What Taylor Swift's Eras Tour Taught Me About Infertility

taylor swift on stage in singapore on eras tour
What Taylor Swift's Eras Tour And InfertilityAshok Kumar/TAS24 - Getty Images

Growing up five hours drive away from my dad, I'd receive an album in the mail from him most weeks. Come Friday afternoon, we would dive into discussions over the landline about the music, its history, and most enchantingly for me, the lore — tales of love triangle guitar duels, the beatnik allure of 1970s New York, sex, drugs, rock 'n' roll (the PG version, of course). I was lucky and loved enough to have most classic pop and rock CDs by the time I hit high school.

That’s where, at lunch, my friend handed me her chunky 2007-era phone. 'Look.' A video played of a singer a couple of years older than me. She had impossibly luscious curly hair and a country twang that felt a million miles from my small-town Aussie school.

In her bestseller Three Women, Lisa Taddeo wrote: 'It rarely is a big deal the first time you meet the next VIP of your life.' I’ve found that to be accurate, but I swear I just knew the moment that friend introduced me to Taylor Swift.


'Isn’t she beautiful?' my friend breathed as we watched the 'Teardrops on my Guitar' music video. I think I probably shushed her in embarrassment at the honesty.

what taylor swift's eras tour taught me about infertility
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Fast forward 17 years, the age of the Eras Tour and Swiftmania, I was 32 and three years into my infertility journey. This began naively, with trying to conceive naturally, before progressing to medication and, finally, 'good old-fashioned' IVF. Now a fully-fledged fan, I listened to Taylor Swift on the way to most of my appointments. AirPods stuffed into my ears, eyes disassociating. The lore was still my favourite part, especially the double meanings hidden in clever turns of phrase and motifs. It provided an escape, a way to momentarily sidestep reality. Like the legends before her—Bowie, Carol King, Fleetwood Mac—Swift's artistry feeds the emotional investment of the listener.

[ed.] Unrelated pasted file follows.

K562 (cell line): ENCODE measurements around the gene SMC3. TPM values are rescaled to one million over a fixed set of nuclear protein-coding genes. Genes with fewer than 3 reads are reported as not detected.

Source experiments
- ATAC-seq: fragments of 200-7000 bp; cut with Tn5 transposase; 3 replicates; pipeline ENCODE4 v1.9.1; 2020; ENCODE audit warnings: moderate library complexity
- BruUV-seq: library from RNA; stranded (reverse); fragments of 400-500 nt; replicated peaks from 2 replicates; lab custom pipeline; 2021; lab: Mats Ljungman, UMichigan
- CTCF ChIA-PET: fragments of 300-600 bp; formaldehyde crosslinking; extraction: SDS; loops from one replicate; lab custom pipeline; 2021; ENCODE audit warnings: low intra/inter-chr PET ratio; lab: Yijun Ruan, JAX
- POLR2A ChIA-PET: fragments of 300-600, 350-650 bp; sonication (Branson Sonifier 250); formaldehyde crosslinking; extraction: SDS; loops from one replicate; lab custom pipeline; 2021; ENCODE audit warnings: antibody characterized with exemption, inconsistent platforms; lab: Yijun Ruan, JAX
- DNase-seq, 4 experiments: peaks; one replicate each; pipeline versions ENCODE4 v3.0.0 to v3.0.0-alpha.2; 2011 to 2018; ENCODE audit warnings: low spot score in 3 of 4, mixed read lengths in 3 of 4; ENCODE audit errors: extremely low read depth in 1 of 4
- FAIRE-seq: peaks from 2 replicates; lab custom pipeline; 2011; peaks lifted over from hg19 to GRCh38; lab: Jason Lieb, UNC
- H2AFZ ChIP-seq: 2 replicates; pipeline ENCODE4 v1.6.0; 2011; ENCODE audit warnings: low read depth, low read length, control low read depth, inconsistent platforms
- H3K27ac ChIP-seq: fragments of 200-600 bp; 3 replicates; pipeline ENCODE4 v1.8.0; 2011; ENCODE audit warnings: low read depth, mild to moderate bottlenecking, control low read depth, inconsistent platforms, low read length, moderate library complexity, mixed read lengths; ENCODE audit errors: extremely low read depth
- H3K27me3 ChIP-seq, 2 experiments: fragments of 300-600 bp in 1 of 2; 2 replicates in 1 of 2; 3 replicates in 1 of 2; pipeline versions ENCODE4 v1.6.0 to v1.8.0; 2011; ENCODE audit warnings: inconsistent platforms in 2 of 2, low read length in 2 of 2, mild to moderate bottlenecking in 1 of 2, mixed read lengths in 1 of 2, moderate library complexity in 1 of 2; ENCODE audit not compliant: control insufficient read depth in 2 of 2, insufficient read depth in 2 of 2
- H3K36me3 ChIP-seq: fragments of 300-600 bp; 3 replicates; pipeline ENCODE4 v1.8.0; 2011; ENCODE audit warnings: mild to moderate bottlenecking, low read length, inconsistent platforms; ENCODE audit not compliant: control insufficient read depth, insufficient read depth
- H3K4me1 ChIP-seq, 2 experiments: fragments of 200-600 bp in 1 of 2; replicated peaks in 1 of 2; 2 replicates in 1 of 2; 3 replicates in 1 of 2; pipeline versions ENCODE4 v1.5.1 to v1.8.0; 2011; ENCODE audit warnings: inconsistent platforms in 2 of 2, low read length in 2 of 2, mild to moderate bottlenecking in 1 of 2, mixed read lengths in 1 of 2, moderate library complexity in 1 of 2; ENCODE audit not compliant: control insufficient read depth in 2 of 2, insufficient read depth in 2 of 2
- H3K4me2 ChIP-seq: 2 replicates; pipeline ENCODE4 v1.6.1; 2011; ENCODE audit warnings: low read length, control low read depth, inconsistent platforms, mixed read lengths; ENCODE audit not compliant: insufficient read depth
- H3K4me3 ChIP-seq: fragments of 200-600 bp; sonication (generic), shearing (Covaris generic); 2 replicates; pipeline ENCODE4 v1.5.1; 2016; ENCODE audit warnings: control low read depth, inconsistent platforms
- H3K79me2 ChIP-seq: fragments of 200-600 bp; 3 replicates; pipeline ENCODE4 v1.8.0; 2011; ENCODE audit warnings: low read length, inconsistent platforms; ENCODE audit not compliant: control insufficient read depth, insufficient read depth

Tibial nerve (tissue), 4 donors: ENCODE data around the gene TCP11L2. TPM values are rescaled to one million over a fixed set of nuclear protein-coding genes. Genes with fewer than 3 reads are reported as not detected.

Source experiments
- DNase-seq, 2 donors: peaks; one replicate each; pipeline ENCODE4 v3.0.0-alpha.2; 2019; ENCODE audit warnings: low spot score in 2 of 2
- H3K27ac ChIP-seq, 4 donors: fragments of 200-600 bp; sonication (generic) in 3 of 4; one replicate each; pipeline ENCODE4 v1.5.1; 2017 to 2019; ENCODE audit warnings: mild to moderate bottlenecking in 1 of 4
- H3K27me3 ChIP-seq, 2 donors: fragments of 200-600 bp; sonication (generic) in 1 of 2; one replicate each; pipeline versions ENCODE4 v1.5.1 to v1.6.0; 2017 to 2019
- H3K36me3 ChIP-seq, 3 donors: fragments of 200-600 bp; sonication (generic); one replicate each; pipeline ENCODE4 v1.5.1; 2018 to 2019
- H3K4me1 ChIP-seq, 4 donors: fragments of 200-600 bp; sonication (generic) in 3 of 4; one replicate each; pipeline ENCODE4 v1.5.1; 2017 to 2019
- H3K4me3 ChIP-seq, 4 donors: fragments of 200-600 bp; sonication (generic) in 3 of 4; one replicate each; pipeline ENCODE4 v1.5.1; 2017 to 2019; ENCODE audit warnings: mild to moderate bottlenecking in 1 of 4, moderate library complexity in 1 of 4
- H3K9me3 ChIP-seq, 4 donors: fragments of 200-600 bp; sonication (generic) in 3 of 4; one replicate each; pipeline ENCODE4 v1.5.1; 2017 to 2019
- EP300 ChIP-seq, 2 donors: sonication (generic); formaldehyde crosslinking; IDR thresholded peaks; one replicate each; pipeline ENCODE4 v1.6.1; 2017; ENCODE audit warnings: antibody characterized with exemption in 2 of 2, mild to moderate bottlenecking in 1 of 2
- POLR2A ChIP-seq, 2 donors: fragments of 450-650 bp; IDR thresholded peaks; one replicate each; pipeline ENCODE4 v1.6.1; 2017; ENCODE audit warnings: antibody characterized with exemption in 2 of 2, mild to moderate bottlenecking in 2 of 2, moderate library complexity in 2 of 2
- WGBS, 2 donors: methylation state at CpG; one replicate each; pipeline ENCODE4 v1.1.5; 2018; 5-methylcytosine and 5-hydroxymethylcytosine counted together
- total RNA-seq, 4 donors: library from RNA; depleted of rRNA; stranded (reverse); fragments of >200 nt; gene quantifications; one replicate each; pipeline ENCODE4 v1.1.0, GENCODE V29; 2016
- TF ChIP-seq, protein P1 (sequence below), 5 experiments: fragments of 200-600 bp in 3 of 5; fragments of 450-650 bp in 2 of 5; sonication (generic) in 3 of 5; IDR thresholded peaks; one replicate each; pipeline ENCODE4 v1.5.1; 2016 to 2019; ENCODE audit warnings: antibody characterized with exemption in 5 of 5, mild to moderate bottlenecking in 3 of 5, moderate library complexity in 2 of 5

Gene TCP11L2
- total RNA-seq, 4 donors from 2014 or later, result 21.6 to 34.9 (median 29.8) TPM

The Eras Tour was my moon landing, my Woodstock, my ultimate Super Bowl — all in one. A precious piece of musical history, just like I’d obsessively read about in my childhood. Yet, for all of my hours on Ticketek, I couldn't get tickets. The harder I tried, the further away they got.

'I know I’m conflating the two. This and the baby stuff, I mean,' I mumbled to my husband as if being self-aware made my distress more reasonable.

Sure, I was aware that the world, even my world, didn't revolve around this predicament — there were work deadlines, money matters, and, you know, the whole planet falling apart on the news. But I couldn’t shake off the conviction that this was a colossal deal, as if my entire existence had morphed into an epic saga over something that might seem trivial to an outsider.

How were some people getting tickets to multiple — even all of the — Australian shows? My brain drew a parallel to the people who lamented how easy it is for them to fall pregnant. 'My husband just looks at me, and I’m pregnant!' 'You can have my kids — take ‘em!' My mind boggled at sunny family bloggers on the internet with their endless broods of toothy-smiled, chubby-cheeked toddlers. How do you have seven cherubic tickets? I only want one! I'd think.

My confused loved ones comforted me with the promise of other concerts. It annoyed me more than being told to 'just relax, and it’ll happen'. 'I thought Taylor Swift was just for kids,' said my bewildered mum. This was in response to my flatly noting that missing out on the Eras Tour was making me reevaluate my life expectations.

what taylor swift's eras tour taught me about infertility